Secularism is advancing rapidly in our culture. Those expressing “no faith” are now the third largest religious group in our nation. Those in the 18-35 age bracket are checking out of church altogether. Evangelicals are generally not even holding our own children. Evangelicals are often marginalized from the broader cultural conversations, treated as fanatics, idiots, simpletons or crazies.
In the face of that missional challenge / opportunity, the evangelical church has grown increasingly insecure. Our insecurity is displayed in numerous ways: our chip-on-the-shoulder attitudes, endless programming, church franchising, and how-to/self-help teaching bias.
But even more subtly, under the surface, our insecurity with secular people shows up in our insistence on certainty in our thinking and discussions. We begin to twitch when conversations with far-from-God friends veer into ambiguity. Even though we trumpet authenticity in our core values, we get really nervous when friends in our own faith-family express authentic doubts or question God.
That’s why C. D. Baker’s 40 Loaves: Breaking Bread with Our Father Each Day (Waterbrook, 2009) is such a welcome resource. The book is organized around forty brief meditations, each prompted by a pressing, not-easily-answered question of faith: Why do I want Jesus in my life? Why am I afraid to read my Bible? Why do I get so angry with God? Why can’t I overcome sin in my life? Why am I so discontented? Why does grace make me uncomfortable? Why do I try so hard to fit in? Why can’t I relax around God? Why have I stopped dreaming? Each brief meditation is, appropriately, followed by more questions for consideration and a prayer.
Baker knows the power of question. “Most of us are reluctant to admit we have questions like these. Many of our church communities have led us to believe that certainty and confidence are proof of true spirituality. Bewilderment or – worse yet, doubt—is seen as a sign of weakness. Besides, questions disturb things…many of us feel the need to keep our questions to ourselves. Ironically, we even try keeping them from God.” But, “questions invite authenticity. Questions give us permission to wonder. Questions open the door for wisdom. Asking opens our eyes to ourselves. Asking opens our hearts to the Spirit.’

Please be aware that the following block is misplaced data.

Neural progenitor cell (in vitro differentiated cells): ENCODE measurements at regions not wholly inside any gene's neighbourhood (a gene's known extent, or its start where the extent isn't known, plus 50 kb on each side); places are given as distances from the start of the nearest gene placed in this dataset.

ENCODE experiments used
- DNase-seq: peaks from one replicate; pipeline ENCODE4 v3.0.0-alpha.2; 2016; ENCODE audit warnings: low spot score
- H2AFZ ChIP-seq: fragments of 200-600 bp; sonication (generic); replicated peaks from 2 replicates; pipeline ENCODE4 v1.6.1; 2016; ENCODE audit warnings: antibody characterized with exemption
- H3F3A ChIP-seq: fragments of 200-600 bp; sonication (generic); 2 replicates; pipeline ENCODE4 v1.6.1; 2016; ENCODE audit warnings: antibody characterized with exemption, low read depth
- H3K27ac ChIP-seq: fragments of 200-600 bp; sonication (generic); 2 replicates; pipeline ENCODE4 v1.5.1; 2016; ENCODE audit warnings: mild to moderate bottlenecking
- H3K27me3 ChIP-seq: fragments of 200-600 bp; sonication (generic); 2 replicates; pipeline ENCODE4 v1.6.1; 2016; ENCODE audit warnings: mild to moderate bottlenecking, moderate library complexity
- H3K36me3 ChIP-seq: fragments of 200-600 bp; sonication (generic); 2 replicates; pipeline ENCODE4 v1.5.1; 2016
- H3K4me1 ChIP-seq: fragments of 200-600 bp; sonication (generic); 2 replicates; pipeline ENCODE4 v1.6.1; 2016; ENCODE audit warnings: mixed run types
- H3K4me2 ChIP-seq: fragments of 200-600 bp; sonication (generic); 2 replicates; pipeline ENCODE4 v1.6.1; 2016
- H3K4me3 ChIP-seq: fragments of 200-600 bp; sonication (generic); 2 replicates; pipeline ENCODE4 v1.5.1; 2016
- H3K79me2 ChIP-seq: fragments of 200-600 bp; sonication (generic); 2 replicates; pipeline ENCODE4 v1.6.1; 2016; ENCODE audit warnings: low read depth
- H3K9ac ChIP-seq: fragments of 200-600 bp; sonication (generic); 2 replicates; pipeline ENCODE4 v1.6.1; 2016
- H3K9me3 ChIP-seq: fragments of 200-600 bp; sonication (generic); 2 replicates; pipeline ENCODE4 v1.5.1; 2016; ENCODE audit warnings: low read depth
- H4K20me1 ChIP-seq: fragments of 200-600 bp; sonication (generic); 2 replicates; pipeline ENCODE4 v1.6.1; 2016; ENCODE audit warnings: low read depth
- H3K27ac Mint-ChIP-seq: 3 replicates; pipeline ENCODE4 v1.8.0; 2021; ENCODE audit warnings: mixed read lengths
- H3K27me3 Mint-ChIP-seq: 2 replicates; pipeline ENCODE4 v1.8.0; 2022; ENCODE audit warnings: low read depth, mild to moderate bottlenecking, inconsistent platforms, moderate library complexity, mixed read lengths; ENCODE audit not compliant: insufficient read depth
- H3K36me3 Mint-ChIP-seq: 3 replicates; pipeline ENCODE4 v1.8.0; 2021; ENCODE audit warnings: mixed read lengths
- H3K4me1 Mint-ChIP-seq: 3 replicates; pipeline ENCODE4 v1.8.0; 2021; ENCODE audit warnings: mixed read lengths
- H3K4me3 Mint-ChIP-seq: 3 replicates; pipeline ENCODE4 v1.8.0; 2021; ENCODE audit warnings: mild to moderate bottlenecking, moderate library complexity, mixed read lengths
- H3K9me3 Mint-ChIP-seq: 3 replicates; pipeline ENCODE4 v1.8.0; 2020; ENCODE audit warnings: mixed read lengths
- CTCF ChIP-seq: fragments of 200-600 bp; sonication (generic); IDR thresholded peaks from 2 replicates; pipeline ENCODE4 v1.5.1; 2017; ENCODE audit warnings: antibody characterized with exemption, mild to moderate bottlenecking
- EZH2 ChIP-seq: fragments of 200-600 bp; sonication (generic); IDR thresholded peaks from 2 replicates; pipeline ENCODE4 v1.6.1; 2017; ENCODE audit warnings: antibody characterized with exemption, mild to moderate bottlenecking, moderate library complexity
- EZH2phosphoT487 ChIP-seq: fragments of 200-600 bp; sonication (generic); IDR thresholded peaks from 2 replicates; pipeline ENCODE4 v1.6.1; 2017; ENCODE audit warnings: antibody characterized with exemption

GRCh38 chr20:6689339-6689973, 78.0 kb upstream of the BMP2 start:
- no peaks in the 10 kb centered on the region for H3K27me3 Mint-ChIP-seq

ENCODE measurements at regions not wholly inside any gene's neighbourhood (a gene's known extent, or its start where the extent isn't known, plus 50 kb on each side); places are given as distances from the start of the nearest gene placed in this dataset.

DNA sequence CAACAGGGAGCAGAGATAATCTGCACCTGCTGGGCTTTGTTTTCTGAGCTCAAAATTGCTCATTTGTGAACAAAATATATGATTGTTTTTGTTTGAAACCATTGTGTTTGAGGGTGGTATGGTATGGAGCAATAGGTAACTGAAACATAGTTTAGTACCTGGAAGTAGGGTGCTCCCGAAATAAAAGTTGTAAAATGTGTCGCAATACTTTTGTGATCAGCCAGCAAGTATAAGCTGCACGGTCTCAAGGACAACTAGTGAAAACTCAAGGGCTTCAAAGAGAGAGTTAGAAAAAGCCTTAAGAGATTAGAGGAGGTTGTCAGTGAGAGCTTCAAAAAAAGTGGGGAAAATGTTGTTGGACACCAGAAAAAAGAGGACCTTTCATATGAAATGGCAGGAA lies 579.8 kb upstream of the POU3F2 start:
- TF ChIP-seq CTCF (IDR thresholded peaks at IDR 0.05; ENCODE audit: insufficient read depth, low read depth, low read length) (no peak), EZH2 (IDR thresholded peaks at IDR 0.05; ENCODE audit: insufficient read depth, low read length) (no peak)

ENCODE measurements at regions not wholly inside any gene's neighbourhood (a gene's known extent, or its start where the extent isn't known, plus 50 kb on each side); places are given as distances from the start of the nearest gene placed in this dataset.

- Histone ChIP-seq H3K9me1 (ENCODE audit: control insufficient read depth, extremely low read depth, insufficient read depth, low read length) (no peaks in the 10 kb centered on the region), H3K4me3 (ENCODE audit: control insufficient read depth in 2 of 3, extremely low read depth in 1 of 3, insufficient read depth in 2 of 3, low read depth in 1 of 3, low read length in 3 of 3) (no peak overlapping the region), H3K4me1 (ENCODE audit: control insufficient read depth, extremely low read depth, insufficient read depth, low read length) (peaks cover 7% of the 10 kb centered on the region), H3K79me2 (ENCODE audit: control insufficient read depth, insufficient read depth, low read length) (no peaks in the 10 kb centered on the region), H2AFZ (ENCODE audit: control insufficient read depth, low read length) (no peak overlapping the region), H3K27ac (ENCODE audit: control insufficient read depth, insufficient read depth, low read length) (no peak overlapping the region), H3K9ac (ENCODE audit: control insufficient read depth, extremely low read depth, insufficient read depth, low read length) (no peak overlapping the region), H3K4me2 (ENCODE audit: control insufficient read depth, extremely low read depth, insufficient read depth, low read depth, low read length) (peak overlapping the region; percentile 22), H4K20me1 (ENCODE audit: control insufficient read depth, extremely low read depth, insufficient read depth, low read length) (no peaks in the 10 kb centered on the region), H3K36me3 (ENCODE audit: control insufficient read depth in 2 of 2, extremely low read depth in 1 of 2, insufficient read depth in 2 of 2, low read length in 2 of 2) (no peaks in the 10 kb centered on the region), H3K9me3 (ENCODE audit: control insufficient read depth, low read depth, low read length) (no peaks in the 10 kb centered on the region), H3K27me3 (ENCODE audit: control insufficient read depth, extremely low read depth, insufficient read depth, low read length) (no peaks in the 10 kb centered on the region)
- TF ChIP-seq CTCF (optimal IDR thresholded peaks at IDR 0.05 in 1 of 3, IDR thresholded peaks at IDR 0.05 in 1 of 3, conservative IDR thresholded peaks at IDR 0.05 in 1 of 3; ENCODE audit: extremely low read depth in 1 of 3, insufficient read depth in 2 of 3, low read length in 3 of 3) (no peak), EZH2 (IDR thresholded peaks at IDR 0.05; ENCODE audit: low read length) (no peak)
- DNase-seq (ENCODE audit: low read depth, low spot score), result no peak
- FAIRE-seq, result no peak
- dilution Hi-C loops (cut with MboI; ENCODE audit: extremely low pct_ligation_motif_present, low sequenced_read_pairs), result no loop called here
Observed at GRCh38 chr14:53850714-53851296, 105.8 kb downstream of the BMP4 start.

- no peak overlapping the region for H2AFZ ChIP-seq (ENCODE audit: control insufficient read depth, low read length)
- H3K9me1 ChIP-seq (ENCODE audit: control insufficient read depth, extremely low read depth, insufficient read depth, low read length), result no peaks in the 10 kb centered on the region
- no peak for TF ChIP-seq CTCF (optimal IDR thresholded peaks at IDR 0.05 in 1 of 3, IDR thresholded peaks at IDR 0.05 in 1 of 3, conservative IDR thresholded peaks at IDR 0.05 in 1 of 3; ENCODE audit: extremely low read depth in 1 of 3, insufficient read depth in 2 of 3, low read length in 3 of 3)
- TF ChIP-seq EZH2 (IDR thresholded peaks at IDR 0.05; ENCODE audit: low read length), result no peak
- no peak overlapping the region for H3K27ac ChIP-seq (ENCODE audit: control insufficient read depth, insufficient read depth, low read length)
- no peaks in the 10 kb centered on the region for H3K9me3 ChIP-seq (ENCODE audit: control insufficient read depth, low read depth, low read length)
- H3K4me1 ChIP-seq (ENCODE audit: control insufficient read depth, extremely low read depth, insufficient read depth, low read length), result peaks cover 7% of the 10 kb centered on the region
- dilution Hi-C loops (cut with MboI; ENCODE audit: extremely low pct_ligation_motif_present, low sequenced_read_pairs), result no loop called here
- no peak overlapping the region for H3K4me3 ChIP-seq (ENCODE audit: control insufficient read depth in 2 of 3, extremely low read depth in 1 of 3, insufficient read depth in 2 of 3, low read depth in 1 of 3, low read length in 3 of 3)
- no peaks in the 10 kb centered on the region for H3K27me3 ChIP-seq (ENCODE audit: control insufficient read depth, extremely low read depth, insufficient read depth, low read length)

So, 40 Loaves is written primarily for “Christian strugglers”, those for whom faith never seems to come easy, who can’t stand formulaic religion or for whom “why?” is a part of most conversations. Baker writes in a conversational, non-academic style, using transparent personal stories and humor, which is very engaging. Thus, he invites the reader to consider the question themselves and enter the exploration.
One of the strengths of the book is the consistent reference point of the gospel. Questions are not allowed to stand on their own, in a self-contained, self-referential world in which presumptions circles back themselves. The question is placed next to the unchanging gospel and Biblical witness. But, that is done while respecting the value of the question and avoiding the sort of simplistic answers or intellectual sneering that so often shuts down discussion when such a question is introduced.
While he handles questions with deep grace, Baker is also unflinchingly honest about the root of many questions or doubts.
+Why do I get so angry with God? “Anger against God is no small matter; at its deepest level it is grounded in the false belief that God is not good.”
+Why am I afraid to read my Bible? “The Bible has been exploited as a weapon and a source of spiritual abuse…legalism so clouded my vision that the gospel had been obscured from view….handicapped by poor instruction, I couldn’t see God’s love.”
+Why am I so angry? “I’m afraid my anger is usually reserved for the cause of me…and all too often I believe in my self more than in truth. It’s when my anger is serving my purposes that it is ungodly. Too often I demand what I want…My pride drives me…Pride-driven disappointment is what leads to ungodly anger.”
+Why does God seem silent in my life? “God is not silent, but rather he offers his voice in ways I too often neglect.”
+Why does grace sometimes make me uncomfortable? “…in its unlimited, unfathomable, unmerited glory, grace is often not good news to control types, cynics or the self-righteous. It doesn’t affirm their worldviews.”
+Why am I stuck in the past? “…being stuck in the past is not a harmless state of mind. The past can become like a false god that isolates us, turns us inward and leaves us unsatisfied and fearful. The past can deny is the wholeness of our lives…. But we don’t need to stay stuck. If we need to remember something, why don’t we remember Jesus? Jesus is our Shepherd.”
While primarily aimed at helping Christians grow, 40 Loaves could also be very helpful for conversations with seekers or secular skeptics. It could help show that evangelicals are unafraid of tough questions and are honestly, even authentically engaged with faith that is still being formed. If we will deal with the questions our own faith raises, I suspect that we could more readily gain a place in the conversations where secularists ask their own questions about the validity of faith in Jesus.